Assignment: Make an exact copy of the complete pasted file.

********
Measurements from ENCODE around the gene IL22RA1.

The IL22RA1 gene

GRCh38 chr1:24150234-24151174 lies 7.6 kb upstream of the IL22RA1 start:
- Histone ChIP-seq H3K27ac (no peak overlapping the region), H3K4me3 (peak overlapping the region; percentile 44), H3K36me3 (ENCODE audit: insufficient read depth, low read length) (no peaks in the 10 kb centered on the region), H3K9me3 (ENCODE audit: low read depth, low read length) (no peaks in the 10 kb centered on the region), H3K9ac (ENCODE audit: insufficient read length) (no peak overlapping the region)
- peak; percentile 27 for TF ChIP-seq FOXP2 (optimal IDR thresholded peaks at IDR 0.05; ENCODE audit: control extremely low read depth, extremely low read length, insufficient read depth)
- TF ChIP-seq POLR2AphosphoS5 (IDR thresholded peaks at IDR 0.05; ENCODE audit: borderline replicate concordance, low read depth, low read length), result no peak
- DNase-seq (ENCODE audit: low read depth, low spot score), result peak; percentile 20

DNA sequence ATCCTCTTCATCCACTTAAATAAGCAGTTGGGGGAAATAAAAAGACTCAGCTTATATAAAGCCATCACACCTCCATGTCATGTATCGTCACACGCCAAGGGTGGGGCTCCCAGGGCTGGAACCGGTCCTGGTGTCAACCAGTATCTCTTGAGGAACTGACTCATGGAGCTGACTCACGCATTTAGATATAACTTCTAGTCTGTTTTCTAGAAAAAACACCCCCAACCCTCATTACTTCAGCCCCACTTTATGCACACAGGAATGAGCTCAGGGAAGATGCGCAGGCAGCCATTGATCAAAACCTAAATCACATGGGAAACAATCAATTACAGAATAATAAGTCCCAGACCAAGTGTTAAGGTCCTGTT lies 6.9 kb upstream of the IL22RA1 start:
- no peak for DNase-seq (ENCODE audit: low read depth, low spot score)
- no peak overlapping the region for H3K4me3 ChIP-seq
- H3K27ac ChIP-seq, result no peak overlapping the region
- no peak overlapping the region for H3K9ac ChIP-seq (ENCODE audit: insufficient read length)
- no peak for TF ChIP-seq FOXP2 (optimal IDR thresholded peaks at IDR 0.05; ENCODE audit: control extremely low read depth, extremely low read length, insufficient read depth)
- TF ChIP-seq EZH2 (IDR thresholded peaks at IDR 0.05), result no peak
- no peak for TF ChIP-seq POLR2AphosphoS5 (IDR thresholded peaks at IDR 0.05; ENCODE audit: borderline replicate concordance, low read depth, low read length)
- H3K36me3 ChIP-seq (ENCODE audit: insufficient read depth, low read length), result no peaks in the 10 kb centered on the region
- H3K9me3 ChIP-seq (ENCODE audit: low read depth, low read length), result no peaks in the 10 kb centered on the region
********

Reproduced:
Measurements from ENCODE around the gene IL22RA1.

The IL22RA1 gene

GRCh38 chr1:24150234-24151174 lies 7.6 kb upstream of the IL22RA1 start:
- Histone ChIP-seq H3K27ac (no peak overlapping the region), H3K4me3 (peak overlapping the region; percentile 44), H3K36me3 (ENCODE audit: insufficient read depth, low read length) (no peaks in the 10 kb centered on the region), H3K9me3 (ENCODE audit: low read depth, low read length) (no peaks in the 10 kb centered on the region), H3K9ac (ENCODE audit: insufficient read length) (no peak overlapping the region)
- peak; percentile 27 for TF ChIP-seq FOXP2 (optimal IDR thresholded peaks at IDR 0.05; ENCODE audit: control extremely low read depth, extremely low read length, insufficient read depth)
- TF ChIP-seq POLR2AphosphoS5 (IDR thresholded peaks at IDR 0.05; ENCODE audit: borderline replicate concordance, low read depth, low read length), result no peak
- DNase-seq (ENCODE audit: low read depth, low spot score), result peak; percentile 20

DNA sequence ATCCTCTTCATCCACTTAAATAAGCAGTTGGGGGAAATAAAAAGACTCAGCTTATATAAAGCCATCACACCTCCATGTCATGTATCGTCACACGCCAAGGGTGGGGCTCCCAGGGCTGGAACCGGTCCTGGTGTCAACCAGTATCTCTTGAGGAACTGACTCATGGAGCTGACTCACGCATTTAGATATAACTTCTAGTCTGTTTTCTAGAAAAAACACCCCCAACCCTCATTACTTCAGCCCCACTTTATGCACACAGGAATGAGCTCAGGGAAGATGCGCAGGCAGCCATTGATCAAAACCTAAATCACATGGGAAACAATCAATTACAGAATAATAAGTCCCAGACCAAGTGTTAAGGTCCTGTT lies 6.9 kb upstream of the IL22RA1 start:
- no peak for DNase-seq (ENCODE audit: low read depth, low spot score)
- no peak overlapping the region for H3K4me3 ChIP-seq
- H3K27ac ChIP-seq, result no peak overlapping the region
- no peak overlapping the region for H3K9ac ChIP-seq (ENCODE audit: insufficient read length)
- no peak for TF ChIP-seq FOXP2 (optimal IDR thresholded peaks at IDR 0.05; ENCODE audit: control extremely low read depth, extremely low read length, insufficient read depth)
- TF ChIP-seq EZH2 (IDR thresholded peaks at IDR 0.05), result no peak
- no peak for TF ChIP-seq POLR2AphosphoS5 (IDR thresholded peaks at IDR 0.05; ENCODE audit: borderline replicate concordance, low read depth, low read length)
- H3K36me3 ChIP-seq (ENCODE audit: insufficient read depth, low read length), result no peaks in the 10 kb centered on the region
- H3K9me3 ChIP-seq (ENCODE audit: low read depth, low read length), result no peaks in the 10 kb centered on the region